Monday, November 9, 2009

Barefoot Bailey

I like to believe that I am contributing to the medical community.

In college I got tested for allergies. I knew that I had allergies, but I had complained of daily headaches and so my doctor did an x-ray of my sinuses and discovered that they were chock full of snot. All the time. So the first step was allergy testing, followed by allergy shots for three years (yeehaw).

At the time of the testing I was home for the summer, working, living with my parents. I didn't have a car, so my dad picked me up from work and drove me to the doc. I don't know if you're familiar with allergy testing, but essentially it is this: lots of needle pricks, injecting of things that you are quite possibly allergic to, which result in big itchy bumps on your skin.

My particular testing was done on my back, about 21 pricks. We discovered on this rainy day in 2005 that Bailey is allergic to just about everything. Not only that, I am very allergic to just about everything. Imagine three columns of huge, extremely irritating bug bites on my upper back. That is what resulted from my testing. When the nurse was finally done pricking me, commenting the entire time, "Oh my," "Wow," "Ooh...," she brought the doctor in. His reaction was similar. He did not hesitate to ask, "I have some medical interns here today, would you mind if I brought them in to see this?" "Bring 'em in," I said gamely.

When they came in my doctor began to explain, "This is an example of an immediate reaction to all allergens..." I'm pretty sure another nurse had come in at this point to see what all the fuss was about, so I asked one of them to go get my dad out of the waiting room. "He'd like to see this," I said. He was pretty excited; I know my father pretty well, and we are similar in being easily entertained. In fact his motto is "Never give up your right to be easily entertained."

Well it has been quite a while since I contributed to the medical community, but today I feel I got back in the saddle of doing so. I went to see my doctor because:

my big toes have been numb for about three months.

The rest of the toes? Just fine. Feet as a whole? A little chilly on occasion, but otherwise dandy. Big toes? Little rascals.

Well I got there today and a medical student came in to see me, solo at first, then consulted his notes with the doctor, and then they came in and examined my feetsies as a team effort. I felt for the student, because he was a little nervous, but he did a great job, and I wished I could have had symptoms like cough and a fever so he would be faced with a less perplexing diagnosis. But alas. He checked the pulse in my wrist, then the pulse in my feet, which was certainly a first for moi.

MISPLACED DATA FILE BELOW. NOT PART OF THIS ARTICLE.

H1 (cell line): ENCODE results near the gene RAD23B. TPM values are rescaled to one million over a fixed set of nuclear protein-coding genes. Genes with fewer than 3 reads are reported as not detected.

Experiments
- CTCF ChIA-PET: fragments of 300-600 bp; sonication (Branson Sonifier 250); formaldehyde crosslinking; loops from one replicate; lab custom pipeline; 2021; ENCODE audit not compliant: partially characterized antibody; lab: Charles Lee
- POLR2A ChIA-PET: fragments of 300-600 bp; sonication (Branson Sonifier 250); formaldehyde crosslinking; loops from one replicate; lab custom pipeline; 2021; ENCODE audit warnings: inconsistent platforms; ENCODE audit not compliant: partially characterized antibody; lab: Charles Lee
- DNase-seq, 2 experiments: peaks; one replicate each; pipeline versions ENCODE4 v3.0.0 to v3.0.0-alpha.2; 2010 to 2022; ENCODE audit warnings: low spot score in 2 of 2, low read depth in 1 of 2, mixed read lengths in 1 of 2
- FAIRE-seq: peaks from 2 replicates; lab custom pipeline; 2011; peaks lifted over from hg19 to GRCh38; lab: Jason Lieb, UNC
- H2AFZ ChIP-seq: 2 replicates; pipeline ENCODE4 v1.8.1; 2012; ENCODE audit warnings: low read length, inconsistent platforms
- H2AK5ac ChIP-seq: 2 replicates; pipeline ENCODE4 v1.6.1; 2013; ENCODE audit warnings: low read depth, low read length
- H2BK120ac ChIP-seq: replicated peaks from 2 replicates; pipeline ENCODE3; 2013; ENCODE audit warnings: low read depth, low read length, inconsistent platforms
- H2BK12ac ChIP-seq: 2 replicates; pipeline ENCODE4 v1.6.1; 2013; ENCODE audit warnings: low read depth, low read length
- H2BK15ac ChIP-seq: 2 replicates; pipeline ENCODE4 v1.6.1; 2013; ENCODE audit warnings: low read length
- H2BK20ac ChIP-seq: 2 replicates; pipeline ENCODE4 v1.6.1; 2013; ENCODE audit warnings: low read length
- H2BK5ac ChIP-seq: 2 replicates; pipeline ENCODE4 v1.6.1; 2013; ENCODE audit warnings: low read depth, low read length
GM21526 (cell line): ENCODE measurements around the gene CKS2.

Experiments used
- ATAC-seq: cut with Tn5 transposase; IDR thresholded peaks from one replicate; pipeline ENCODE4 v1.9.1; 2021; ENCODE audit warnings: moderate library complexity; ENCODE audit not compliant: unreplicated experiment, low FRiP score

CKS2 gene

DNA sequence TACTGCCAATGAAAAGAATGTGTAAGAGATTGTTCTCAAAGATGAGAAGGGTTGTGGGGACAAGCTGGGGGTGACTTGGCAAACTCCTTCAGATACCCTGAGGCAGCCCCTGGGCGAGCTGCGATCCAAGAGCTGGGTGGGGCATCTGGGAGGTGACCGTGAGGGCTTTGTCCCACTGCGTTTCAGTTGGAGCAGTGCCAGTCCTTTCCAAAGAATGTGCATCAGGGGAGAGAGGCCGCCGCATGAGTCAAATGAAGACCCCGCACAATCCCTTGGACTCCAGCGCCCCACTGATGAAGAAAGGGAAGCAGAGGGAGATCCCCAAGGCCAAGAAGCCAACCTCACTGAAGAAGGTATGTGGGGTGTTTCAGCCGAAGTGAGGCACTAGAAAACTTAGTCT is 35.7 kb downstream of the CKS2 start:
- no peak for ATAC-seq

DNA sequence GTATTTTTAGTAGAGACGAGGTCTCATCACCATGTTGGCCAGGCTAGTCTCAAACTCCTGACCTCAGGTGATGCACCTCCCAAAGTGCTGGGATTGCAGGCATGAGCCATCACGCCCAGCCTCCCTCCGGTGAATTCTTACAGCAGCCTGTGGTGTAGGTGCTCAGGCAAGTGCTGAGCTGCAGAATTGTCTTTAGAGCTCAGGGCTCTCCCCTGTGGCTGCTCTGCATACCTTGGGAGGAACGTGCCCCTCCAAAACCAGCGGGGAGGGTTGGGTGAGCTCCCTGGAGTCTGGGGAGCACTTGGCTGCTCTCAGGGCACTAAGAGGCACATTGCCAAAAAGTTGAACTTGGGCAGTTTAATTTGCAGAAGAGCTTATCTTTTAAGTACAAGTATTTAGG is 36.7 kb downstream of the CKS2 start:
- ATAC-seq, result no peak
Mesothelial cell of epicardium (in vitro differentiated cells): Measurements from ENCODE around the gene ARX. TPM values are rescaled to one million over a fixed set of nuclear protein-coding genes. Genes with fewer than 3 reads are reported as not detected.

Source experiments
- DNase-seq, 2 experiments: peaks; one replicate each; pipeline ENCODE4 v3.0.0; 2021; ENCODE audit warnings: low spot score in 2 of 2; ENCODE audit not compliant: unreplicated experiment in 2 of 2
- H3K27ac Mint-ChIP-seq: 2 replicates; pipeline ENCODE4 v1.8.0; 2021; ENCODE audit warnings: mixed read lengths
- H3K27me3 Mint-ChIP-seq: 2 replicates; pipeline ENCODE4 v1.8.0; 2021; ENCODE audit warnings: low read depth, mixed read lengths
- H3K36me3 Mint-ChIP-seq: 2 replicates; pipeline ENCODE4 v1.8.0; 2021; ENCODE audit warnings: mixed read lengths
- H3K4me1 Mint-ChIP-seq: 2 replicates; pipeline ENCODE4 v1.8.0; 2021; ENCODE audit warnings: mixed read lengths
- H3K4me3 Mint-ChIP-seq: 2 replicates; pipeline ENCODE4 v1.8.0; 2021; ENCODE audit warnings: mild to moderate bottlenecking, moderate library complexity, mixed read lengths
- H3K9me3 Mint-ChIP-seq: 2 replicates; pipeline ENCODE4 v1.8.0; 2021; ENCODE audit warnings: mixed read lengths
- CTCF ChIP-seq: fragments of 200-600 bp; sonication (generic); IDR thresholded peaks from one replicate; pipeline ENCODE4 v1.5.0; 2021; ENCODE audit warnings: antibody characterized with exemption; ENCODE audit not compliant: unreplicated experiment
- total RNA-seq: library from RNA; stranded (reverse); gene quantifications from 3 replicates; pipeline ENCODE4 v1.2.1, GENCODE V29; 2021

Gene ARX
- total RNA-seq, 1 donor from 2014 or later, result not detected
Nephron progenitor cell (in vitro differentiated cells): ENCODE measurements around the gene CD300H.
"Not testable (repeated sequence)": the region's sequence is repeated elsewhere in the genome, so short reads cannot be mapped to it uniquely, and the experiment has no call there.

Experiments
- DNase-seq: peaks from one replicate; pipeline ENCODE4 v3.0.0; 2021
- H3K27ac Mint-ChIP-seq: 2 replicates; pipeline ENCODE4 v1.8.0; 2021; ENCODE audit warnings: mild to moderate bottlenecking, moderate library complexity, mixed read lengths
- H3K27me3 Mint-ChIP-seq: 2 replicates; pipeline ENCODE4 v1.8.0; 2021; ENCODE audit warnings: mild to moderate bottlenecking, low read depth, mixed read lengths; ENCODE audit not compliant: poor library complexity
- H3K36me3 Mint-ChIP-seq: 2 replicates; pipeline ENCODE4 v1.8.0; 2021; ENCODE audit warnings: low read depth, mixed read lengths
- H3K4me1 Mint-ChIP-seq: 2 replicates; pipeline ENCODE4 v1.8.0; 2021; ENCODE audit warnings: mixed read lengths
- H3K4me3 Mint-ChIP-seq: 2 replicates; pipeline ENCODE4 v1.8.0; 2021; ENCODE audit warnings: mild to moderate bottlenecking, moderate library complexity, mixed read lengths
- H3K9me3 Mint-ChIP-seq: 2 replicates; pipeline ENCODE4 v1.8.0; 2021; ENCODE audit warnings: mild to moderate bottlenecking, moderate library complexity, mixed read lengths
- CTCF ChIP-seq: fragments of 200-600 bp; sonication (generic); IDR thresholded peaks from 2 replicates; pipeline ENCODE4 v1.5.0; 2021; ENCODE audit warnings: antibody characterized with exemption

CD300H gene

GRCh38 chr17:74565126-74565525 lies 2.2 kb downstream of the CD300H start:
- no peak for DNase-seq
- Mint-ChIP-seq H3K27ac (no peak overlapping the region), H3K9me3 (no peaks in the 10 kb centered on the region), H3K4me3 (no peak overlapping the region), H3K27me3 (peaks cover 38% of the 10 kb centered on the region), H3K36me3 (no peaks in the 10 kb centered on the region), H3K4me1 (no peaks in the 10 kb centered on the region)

He retrieved Doc, and the two came back in together. Doc asked me, "Did you get married since I last saw you?" I am not making this up.

"No, why?" I asked, "Cold feet?" (I basked in the fact that both Doc and Stu chuckled at my clever pun.) He then explained that one of the nurses or other doctors in the practice had written on my chart at one of my last appointments that I was getting married in September. News to me. Perhaps this means I should change my Facebook status to Married.

The boys talked to me, talked to each other, and then eventually they each had one of my bare feet in their hands. I have no problem telling you all that I loved this. First of all, as I said, my feet are usually cold, so it was so nice to have warm hands holding them. Second, I clearly loved the awkwardness of the situation--I am sitting on tissue paper with two men holding my bare feet, discussing my bare feet. My feet seldom receive this kind of attention. Love it. I did at one point pray that they would just start giving me a foot massage, because quite frankly, I work on my feet 40 hours a week and could use a daily foot rub. Well, unfortunately no foot rub, and no definite conclusions except maybe get different shoes for work, and find a podiatrist if things get worse. But certainly some free entertainment for Bails. And by free I mean for a $30 copay.

As the doctor was typing his final notes into my electric chart, I suggested that he write in that I was having a few kids. "Spice it up," I offered. Doc and Stu smiled again.

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